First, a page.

Adhesive Capsulitis of the Shoulder Following Breast Cancer Treatment: Risk Factors and Prevalence
In a study, researchers aimed to assess the prevalence and risk factors of adhesive capsulitis of the shoulder between 13 and 18 months following surgery in 271 patients with breast cancer. The researchers used the definition of current adhesive capsulitis as, “restriction of external rotation and one or more additional directional restrictions with history of shoulder pain,” whereas cumulative adhesive capsulitis was described as, “current adhesive capsulitis or a previous history of adhesive capsulitis after breast cancer surgery.” They used a multivariate logistic regression analysis to observe the links between current and cumulative adhesive capsulitis, as well as the potential risk factors.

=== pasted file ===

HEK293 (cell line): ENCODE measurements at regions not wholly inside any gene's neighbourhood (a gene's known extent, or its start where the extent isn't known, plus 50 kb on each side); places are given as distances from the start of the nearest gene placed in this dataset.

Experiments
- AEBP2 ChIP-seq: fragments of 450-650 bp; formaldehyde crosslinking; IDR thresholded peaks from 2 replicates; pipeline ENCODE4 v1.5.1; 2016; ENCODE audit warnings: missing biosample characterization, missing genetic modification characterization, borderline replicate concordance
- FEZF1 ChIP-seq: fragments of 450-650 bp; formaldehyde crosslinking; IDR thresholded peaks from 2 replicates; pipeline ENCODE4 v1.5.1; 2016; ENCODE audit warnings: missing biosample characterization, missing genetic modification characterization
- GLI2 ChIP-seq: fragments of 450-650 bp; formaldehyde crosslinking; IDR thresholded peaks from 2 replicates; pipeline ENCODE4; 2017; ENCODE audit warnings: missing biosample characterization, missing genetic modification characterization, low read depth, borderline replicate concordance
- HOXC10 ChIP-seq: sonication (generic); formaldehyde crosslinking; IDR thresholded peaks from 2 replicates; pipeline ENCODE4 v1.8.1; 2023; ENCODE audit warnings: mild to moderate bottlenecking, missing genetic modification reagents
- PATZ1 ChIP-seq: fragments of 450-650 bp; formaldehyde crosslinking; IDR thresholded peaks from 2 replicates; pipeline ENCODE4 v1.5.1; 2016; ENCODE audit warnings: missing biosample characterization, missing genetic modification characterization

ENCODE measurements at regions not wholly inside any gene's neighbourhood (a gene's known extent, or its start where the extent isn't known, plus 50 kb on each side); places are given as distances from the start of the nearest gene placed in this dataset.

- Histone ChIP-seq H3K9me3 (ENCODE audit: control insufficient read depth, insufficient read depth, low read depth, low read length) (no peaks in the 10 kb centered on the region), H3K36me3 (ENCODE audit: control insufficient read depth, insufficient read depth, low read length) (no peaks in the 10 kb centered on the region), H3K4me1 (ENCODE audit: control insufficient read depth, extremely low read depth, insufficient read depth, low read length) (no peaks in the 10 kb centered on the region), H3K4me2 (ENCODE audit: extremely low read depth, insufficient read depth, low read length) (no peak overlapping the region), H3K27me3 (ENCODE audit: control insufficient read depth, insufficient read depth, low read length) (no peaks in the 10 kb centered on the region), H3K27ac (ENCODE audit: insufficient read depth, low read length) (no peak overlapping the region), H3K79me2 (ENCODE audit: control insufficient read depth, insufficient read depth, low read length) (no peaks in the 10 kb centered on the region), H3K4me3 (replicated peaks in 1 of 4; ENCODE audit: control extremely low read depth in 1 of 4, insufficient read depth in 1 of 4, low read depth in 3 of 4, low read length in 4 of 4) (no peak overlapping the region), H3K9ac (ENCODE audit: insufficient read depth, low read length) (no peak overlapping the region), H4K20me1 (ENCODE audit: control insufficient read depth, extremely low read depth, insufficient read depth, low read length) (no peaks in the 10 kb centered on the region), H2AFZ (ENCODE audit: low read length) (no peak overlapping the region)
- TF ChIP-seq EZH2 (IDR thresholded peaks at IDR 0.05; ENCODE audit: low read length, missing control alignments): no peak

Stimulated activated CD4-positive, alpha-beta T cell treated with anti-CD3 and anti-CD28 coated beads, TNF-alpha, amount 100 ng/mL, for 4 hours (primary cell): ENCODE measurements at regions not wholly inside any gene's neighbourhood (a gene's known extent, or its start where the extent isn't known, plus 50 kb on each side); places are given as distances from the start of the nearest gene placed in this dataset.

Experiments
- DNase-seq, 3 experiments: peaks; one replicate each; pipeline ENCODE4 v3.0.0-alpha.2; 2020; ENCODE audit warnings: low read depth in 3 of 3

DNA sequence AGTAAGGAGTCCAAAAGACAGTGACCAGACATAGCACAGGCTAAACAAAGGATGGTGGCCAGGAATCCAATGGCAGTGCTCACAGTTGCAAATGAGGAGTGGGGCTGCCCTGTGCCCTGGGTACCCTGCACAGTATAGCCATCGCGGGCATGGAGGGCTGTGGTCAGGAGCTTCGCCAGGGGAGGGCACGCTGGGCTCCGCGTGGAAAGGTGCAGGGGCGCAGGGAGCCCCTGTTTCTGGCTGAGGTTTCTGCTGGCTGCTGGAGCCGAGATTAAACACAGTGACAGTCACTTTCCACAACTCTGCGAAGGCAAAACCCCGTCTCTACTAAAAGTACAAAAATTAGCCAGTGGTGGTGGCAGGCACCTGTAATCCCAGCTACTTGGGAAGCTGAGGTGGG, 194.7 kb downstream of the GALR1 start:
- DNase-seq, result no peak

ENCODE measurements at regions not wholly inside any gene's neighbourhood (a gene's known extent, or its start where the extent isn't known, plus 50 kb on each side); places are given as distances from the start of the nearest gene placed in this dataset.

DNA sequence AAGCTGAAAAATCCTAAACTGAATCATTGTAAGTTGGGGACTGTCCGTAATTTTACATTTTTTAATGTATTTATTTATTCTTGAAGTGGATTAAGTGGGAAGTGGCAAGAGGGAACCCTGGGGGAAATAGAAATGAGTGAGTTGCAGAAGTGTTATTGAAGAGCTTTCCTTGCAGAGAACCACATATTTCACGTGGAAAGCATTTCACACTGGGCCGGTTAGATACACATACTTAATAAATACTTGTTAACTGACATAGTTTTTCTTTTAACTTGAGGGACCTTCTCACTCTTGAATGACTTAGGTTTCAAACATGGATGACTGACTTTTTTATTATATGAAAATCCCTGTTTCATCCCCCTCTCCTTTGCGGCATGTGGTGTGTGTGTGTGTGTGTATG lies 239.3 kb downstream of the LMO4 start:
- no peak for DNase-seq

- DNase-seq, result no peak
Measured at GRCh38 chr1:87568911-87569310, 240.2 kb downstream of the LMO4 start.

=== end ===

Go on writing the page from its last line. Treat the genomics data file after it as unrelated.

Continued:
Of the patients in the study, 10.3% and 7.7%, respectively, had cumulative or current adhesive capsulitis. Those who had a mastectomy, mastectomy with reconstruction, or were aged 50 to 59 years old had a greater incidence of cumulative and current adhesive capsulitis. Those who have these risk factors need more attention for an initial diagnosis and appropriate treatment.
Yang S, Park DH, Ahn SH, et al. Prevalence and risk factors of adhesive capsulitis of the shoulder after breast cancer treatment. Support Care Cancer. 2017;25(4):1317-1322. doi:10.1007/s00520-016-3532-4